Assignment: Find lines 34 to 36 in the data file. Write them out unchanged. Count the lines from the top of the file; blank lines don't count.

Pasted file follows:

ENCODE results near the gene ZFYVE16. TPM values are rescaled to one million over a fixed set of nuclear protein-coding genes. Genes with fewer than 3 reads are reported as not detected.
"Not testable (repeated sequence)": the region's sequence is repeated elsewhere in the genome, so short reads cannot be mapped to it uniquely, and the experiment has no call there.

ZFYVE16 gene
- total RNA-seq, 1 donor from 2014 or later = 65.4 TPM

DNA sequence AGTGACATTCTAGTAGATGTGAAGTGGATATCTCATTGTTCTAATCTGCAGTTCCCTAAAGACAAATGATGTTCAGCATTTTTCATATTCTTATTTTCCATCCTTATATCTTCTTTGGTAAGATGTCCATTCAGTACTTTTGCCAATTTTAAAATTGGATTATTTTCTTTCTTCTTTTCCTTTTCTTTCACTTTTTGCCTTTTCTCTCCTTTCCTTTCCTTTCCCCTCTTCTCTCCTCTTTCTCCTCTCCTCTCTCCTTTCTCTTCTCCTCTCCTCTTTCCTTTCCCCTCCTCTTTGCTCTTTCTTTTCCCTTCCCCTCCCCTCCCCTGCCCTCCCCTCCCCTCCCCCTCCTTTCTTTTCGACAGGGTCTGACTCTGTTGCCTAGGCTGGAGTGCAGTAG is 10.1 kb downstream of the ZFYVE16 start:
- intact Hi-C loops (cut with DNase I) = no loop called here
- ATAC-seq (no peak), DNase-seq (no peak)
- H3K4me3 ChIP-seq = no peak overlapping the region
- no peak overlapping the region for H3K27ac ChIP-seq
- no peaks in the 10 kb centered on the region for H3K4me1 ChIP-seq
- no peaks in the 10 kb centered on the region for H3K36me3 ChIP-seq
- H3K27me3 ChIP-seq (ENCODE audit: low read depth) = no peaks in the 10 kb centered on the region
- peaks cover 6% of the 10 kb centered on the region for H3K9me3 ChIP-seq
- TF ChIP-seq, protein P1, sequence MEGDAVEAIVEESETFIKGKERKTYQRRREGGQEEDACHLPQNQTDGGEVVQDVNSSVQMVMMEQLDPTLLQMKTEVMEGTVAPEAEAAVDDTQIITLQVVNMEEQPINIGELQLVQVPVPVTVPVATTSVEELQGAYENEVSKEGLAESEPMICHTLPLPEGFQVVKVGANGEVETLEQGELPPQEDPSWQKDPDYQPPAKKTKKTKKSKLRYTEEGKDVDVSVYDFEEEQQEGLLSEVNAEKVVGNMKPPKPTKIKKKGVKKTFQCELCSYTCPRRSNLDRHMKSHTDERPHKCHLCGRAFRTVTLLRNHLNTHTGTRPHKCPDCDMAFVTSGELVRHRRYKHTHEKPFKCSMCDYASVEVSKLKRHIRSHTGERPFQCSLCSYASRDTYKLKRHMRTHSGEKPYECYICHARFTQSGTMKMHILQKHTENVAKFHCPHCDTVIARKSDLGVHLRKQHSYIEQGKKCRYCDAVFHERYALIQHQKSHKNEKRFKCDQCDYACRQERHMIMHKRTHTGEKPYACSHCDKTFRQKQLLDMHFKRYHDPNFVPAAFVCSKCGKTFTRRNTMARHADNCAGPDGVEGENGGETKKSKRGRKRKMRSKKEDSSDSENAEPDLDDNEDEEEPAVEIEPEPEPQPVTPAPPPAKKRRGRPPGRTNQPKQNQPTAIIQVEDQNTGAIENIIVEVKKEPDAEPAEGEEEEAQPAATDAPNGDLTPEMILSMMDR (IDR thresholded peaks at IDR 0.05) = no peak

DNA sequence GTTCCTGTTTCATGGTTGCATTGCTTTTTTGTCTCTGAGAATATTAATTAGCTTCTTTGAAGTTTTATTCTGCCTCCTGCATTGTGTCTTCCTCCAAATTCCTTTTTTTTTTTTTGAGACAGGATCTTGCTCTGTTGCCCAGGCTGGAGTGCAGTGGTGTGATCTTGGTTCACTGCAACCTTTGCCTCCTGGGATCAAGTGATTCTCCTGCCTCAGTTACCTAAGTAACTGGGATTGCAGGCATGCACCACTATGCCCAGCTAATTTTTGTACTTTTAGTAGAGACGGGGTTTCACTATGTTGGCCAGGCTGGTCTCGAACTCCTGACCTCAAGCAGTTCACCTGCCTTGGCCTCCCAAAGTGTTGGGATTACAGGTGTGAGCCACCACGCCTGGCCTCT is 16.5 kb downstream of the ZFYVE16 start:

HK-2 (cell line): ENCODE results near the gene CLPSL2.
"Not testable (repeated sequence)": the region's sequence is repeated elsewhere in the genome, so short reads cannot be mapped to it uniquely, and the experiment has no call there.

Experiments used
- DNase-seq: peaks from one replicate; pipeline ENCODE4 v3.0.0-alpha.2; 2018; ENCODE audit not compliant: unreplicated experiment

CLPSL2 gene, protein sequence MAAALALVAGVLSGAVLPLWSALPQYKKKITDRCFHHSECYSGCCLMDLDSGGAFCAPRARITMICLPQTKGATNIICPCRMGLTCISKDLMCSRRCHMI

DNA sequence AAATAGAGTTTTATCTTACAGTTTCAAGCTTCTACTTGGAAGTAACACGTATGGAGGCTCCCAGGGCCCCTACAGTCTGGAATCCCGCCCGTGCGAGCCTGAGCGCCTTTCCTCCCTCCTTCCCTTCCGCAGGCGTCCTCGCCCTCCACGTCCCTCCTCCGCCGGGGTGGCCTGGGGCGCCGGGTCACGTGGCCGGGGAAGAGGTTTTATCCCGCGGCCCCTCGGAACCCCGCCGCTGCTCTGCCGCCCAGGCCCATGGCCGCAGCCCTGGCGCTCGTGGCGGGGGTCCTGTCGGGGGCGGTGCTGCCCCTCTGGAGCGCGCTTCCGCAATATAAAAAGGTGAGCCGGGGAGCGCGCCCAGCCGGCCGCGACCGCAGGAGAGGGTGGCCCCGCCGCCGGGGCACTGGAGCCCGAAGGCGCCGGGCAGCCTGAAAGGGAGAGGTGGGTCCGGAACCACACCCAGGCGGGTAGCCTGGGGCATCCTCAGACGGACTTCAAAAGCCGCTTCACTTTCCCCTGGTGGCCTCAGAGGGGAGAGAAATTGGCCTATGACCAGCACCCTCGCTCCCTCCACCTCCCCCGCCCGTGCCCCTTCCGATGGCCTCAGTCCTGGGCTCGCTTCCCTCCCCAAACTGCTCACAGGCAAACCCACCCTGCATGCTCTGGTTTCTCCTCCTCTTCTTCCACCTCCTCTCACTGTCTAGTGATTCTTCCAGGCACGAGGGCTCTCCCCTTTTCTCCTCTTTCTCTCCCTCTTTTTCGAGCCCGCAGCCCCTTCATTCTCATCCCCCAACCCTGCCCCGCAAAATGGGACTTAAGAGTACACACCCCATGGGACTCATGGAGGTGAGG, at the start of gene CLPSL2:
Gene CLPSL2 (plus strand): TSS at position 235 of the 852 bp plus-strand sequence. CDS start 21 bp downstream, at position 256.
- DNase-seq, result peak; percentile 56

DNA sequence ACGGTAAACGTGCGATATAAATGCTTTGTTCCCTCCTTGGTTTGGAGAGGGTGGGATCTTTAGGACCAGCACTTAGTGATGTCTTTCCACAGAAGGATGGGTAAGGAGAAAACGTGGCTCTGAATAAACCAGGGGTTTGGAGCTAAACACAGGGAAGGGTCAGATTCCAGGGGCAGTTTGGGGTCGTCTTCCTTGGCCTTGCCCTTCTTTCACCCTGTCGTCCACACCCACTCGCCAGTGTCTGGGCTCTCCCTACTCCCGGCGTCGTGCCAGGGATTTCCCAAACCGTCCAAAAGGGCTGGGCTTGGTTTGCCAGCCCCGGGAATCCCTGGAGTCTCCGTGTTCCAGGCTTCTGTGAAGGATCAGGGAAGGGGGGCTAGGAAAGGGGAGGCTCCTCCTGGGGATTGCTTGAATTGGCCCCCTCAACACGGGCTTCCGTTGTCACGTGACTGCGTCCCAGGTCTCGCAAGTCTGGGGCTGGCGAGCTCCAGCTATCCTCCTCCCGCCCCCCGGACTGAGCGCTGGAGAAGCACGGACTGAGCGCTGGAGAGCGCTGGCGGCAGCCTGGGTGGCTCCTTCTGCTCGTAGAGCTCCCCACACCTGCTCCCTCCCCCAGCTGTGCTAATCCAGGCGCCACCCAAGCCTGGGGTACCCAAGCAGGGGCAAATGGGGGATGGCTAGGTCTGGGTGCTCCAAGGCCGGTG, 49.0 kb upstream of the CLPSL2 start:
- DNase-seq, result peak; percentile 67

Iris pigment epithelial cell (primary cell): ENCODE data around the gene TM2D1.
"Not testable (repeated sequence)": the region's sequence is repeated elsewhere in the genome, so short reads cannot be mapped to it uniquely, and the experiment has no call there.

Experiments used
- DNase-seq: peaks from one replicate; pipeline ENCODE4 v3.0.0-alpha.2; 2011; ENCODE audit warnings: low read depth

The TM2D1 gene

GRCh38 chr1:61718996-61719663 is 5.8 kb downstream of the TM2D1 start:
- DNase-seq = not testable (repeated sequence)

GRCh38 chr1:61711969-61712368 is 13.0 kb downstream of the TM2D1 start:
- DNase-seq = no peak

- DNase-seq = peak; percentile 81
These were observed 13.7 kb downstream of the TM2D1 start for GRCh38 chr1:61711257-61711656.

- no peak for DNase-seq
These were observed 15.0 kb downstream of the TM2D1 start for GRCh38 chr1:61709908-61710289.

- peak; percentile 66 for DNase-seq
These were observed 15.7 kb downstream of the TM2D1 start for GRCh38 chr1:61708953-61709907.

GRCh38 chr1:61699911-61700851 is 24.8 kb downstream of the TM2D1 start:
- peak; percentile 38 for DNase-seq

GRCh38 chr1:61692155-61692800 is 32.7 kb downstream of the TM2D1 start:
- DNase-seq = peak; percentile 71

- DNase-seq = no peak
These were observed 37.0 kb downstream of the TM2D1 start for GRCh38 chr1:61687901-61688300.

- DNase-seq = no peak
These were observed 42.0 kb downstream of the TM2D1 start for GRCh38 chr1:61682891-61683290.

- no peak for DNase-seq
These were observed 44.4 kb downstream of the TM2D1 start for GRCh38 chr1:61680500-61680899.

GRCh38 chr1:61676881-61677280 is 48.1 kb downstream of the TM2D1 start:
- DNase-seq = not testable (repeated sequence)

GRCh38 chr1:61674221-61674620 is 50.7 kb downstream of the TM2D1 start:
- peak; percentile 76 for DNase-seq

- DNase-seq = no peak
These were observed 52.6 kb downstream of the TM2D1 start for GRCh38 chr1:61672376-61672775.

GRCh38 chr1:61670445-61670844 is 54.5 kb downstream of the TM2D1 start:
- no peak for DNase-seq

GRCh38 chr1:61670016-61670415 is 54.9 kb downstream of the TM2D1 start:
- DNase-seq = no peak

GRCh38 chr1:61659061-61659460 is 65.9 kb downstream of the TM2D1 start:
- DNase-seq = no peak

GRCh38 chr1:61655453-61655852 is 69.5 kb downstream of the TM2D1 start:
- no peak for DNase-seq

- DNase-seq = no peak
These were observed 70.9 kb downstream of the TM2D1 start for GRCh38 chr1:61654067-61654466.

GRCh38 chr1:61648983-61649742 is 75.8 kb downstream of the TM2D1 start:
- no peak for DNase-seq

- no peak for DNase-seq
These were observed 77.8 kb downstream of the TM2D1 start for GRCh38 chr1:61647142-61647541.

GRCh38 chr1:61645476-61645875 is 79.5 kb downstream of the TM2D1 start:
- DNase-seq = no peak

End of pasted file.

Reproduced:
- DNase-seq = no peak

- DNase-seq = peak; percentile 81
These were observed 13.7 kb downstream of the TM2D1 start for GRCh38 chr1:61711257-61711656.